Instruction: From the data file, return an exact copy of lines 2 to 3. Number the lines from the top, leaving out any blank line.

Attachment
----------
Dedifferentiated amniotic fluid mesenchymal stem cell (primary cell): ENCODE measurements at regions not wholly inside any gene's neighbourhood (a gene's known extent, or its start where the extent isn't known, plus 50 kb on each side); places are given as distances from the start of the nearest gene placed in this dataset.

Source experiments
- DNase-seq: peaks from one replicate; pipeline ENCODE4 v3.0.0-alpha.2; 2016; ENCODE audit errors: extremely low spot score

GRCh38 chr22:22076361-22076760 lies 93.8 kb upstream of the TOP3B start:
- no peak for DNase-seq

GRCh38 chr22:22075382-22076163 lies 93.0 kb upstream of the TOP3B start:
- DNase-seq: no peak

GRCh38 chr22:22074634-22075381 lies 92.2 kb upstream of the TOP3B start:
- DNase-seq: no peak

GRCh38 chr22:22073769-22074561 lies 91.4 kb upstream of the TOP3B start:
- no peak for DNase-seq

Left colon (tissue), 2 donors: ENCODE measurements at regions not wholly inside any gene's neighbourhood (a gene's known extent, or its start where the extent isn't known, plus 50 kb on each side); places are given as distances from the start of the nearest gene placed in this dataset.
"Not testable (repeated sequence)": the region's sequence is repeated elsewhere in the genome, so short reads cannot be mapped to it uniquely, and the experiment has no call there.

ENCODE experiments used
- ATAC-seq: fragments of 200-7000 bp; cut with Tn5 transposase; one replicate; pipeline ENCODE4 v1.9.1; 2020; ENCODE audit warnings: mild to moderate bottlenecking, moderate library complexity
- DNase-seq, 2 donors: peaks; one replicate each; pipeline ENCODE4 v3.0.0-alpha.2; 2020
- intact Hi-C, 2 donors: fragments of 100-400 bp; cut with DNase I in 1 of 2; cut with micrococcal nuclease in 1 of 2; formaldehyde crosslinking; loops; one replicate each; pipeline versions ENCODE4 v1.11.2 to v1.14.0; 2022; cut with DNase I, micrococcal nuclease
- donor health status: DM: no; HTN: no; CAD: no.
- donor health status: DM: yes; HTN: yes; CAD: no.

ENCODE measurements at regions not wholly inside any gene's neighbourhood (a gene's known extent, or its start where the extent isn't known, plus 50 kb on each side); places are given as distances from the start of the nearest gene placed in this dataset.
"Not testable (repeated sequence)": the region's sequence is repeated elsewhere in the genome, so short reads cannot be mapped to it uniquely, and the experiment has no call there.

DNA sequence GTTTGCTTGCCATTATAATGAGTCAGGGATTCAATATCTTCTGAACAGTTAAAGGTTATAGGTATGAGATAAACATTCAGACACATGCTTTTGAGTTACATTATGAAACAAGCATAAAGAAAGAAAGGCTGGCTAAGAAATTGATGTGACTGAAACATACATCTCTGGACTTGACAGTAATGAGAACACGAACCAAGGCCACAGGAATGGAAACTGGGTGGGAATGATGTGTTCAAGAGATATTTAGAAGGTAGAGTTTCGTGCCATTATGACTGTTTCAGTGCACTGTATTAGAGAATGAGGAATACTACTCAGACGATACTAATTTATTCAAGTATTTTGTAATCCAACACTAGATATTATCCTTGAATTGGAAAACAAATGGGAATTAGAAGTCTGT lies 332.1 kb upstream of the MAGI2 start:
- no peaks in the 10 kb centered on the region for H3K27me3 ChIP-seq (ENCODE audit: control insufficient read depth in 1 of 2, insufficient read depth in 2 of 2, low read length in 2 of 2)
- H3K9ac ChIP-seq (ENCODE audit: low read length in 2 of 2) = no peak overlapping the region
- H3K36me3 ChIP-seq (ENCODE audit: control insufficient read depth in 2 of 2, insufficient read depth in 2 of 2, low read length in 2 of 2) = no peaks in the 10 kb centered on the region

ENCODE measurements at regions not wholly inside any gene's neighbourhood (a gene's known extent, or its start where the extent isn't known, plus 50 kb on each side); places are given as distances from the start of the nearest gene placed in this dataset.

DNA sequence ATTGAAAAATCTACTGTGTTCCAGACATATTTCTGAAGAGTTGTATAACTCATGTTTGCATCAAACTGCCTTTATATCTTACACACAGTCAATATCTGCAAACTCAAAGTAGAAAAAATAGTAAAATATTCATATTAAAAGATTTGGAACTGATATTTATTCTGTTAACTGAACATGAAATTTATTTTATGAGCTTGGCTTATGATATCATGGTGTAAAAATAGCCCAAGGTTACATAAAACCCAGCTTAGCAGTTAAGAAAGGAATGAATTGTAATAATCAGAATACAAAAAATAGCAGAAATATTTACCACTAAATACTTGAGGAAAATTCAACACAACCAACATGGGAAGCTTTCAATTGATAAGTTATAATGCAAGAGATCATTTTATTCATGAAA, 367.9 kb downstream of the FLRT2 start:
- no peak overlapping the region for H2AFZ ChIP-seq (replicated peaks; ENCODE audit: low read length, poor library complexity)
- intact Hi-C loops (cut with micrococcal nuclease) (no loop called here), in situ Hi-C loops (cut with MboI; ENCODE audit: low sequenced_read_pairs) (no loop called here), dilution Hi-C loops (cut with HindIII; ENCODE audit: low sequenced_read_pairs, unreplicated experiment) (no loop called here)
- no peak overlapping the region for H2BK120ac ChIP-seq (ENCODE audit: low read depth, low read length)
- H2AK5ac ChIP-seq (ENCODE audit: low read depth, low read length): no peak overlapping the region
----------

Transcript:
Source experiments
- DNase-seq: peaks from one replicate; pipeline ENCODE4 v3.0.0-alpha.2; 2016; ENCODE audit errors: extremely low spot score